Lillie is doing so incredibly well with her art. We requested a change of tutor, not because there was anything wrong with the one we had, but because we wanted more input into what Lil was doing well and what she needed to improve upon. We are SO happy with her new tutor. She is friendly, enthusiastic and best of all critiques Lil’s work thoroughly, which was just what we were looking for!
Lillie received 100% for her last lesson on Cutlery. It wasn’t that which thrilled her though, it was her new tutor’s comments. Being creative is Lillie’s everything. She adores it and spends most of her days creating something or another. Thing is, we never realised that she was artistic, as in drawing and painting, but she really is! And in just six lessons she has improved her art hugely. She is better than either of us realised and for the first time she is really enjoying sketching and pushing herself to her own limits.
This latest lesson was all about portrait photography. The lessons are fairly open ended and the student can choose which way to take the study to make it personal to them. Lillie and I come up with a smorgasbord of ideas and then Lil narrows them down to the things she wishes to concentrate on. In her final year, she wants to do her project about exploring twin-ship, so each lesson she does she always tries to incorporate aspects of that. This lesson was no different, and we were all interested in the art she produced. She received 100 % again, and her tutor had written an essay commenting on it! We both love this, and Lillie really does feel like her new tutor understands her and what she is trying to create. I have a very happy daughter right now, who spends her days pretty much in her own idea of paradise 🙂
Here is her lesson on portraiture:
She began with a study on proportions, using some of the work she did when she was 11 and studying Da Vinci:
She even used some of the photos she had taken with the help of her sister, during their attempt at recreating the Mona Lisa:
Next she took some photos of the family to explore how close to ‘perfection’ their faces were. She also thought this might improve her observation skills:
She was quite surprised at how different Charlotte and her faces really are:
She did the obligatory continuous sketch and blind contour sketch. These also help her to improve her observation skills, and she tries to do them for every lesson. Next she tried out her new proportion skills on some simple anime drawings, and facial sketches:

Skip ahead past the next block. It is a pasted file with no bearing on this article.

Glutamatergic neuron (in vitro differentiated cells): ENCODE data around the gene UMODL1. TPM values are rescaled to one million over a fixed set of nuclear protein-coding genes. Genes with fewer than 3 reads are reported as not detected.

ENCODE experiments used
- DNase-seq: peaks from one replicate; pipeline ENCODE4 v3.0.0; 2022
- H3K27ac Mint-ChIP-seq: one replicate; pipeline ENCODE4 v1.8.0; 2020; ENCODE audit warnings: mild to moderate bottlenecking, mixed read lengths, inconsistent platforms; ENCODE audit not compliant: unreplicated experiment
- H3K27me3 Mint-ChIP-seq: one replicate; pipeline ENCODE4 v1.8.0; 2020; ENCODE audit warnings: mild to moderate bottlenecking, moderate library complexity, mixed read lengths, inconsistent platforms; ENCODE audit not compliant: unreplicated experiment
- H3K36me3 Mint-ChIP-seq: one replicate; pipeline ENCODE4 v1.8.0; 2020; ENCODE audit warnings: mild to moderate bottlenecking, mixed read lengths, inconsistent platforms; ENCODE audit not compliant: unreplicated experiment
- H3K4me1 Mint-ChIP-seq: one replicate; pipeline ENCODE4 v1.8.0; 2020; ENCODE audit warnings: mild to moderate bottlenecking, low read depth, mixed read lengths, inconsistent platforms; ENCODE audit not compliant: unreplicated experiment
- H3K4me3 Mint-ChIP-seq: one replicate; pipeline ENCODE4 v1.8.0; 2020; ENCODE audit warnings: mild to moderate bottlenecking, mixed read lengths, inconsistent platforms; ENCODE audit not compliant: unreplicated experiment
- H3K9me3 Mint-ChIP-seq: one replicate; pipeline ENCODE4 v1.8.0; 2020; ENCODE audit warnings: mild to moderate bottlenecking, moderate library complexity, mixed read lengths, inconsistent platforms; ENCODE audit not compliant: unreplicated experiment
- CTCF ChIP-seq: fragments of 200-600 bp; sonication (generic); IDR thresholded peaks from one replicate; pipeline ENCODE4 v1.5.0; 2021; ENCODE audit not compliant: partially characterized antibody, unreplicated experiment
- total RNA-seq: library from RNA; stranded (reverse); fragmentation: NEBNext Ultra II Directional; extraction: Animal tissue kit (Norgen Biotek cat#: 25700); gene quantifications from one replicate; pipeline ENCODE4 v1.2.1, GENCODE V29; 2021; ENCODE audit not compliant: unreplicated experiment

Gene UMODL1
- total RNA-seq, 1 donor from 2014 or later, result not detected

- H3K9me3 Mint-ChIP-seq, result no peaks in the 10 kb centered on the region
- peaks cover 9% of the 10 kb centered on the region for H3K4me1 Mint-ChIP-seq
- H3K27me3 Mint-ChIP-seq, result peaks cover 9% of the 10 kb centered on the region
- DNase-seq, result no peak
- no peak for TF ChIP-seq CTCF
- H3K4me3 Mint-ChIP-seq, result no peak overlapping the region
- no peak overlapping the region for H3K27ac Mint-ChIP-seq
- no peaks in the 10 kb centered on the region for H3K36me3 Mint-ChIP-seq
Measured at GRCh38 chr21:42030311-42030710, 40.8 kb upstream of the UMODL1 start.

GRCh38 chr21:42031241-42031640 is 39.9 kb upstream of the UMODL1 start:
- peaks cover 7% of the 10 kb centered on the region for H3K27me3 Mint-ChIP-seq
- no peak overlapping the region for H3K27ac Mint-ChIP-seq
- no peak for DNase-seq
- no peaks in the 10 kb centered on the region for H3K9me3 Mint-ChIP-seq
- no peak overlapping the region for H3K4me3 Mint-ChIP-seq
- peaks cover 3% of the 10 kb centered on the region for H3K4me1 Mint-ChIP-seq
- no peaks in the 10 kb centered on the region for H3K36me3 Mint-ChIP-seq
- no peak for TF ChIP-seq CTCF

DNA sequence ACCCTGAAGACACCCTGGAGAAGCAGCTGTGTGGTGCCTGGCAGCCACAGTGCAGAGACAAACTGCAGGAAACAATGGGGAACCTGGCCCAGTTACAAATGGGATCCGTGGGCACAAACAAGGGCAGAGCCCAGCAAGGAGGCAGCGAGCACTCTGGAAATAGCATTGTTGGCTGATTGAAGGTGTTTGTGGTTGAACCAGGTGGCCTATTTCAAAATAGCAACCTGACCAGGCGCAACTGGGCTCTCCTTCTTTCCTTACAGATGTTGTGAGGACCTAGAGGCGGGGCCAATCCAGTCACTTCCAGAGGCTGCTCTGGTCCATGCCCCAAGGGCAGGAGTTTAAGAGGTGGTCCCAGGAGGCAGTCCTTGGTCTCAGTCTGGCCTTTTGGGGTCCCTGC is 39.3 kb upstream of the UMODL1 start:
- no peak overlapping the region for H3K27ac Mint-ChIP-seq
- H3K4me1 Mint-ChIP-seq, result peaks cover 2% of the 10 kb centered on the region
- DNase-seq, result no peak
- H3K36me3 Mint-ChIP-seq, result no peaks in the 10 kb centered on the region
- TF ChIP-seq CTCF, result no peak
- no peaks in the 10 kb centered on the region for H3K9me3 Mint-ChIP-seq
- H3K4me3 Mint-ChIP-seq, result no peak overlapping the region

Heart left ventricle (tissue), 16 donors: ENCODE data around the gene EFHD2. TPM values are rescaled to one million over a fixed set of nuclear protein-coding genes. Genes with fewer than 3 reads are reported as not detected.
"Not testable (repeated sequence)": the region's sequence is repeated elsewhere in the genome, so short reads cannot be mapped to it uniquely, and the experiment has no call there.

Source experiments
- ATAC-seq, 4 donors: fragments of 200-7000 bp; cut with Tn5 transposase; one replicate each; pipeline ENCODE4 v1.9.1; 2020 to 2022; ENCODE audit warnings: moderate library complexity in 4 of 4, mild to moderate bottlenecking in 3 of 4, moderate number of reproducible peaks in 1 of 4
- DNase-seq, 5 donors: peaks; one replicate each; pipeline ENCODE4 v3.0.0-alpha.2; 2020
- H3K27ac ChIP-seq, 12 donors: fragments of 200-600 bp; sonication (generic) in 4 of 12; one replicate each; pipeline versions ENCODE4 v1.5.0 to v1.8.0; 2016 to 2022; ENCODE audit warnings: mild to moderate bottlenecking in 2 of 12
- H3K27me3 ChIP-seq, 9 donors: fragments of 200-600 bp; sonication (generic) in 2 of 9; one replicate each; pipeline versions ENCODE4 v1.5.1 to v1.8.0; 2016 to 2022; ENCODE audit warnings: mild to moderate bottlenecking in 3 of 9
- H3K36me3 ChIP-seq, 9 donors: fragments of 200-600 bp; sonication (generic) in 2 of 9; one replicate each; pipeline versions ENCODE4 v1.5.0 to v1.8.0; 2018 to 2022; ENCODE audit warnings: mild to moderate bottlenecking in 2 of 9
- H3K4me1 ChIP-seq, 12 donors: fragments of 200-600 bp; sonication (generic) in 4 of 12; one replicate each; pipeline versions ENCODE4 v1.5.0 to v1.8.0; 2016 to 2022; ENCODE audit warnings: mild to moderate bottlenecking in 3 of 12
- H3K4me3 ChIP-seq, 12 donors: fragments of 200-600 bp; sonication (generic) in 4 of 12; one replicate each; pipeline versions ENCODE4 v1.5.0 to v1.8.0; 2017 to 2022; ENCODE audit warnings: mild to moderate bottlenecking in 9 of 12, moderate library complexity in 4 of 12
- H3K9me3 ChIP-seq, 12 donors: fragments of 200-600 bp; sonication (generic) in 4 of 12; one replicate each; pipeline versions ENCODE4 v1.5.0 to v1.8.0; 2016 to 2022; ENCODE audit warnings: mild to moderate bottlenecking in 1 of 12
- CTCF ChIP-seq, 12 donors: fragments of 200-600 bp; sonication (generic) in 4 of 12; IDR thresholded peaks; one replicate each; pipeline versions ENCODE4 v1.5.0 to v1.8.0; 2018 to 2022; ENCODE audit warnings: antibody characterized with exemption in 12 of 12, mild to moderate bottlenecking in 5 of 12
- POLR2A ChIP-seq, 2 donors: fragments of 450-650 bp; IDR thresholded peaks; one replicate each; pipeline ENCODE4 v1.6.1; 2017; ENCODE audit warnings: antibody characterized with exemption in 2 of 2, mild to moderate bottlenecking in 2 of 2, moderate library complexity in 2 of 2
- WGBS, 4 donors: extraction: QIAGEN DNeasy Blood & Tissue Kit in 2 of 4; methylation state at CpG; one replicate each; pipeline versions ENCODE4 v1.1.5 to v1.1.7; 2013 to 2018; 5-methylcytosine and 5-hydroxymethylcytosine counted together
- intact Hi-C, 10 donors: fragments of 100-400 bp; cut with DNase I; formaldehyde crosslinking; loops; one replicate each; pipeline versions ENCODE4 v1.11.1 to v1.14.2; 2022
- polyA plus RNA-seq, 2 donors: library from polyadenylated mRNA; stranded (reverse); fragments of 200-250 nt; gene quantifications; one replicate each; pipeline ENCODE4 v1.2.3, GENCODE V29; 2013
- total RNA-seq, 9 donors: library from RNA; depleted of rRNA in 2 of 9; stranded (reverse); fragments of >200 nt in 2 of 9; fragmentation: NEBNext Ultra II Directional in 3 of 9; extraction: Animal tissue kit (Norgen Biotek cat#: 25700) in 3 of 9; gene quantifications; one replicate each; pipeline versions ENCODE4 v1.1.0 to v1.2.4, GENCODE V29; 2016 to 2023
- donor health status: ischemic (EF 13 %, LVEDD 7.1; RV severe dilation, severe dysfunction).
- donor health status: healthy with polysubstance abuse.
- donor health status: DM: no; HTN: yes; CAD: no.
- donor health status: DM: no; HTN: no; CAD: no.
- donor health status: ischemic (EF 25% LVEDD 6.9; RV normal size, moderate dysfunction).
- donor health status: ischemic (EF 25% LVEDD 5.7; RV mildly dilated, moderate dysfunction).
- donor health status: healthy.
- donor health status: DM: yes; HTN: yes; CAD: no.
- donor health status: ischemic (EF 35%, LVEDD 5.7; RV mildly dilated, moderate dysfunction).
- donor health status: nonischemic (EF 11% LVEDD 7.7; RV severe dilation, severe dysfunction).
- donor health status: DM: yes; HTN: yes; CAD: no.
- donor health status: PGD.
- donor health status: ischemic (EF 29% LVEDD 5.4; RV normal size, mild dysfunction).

She began a fabulous drawing of A8 but hadn’t added the proportion lines and realised mid way through that if the eyes were to be in the middle of the head then A’s head would be disproportionately large!
So she stopped and began again, deciding to include this drawing as an example of art gone wrong! Her next attempt was much better:
These were simple preparatory sketches and by no means complete. At this point Lil’ was just playing about with facial proportions. That said, we were blown away by her sketch of A8:
This exercise showed her that she needed a bit more practice with facial features such as eye, nose and mouth:
Apart from the fact that her numpty mother managed to spray adhesive rather than a fixative spray onto the charcoal eye, she was chuffed with all her work here:
Each lesson, Lil’ tries to include an artist study, so that she can learn from the best. This lesson was no exception. I found a very well known photographer, Diane Arbus, who enjoyed capturing the marginalised people of her time, and was well known for her photos of twins:
We chose her primarily because of her most famous photo was of a set of identical twins:
And it was these photos Lillie focused her study on:
She learnt a bit more about the actual photo and wrote about her experiences of being a twin:
as well as attempting to recreate the essence of the twin photo with Charlotte:
They DID NOT like the grumpy photos at all, so we made sure to get some fun ones in as well, which showcased their individual personalities a bit better:
The final task involved Lillie’s self portrait. Next lesson is all about the actual drawing of the portrait, but this lesson required her to take a photo of herself (I took it, but she set it up), by a window. She rejected many of the photos we took and I encouraged her to include those and say why she felt they were no good:
The final photo was beautiful, and she is completely ready now to tackle her own charcoal self portrait for lesson seven:
So proud of that girl of mine ❤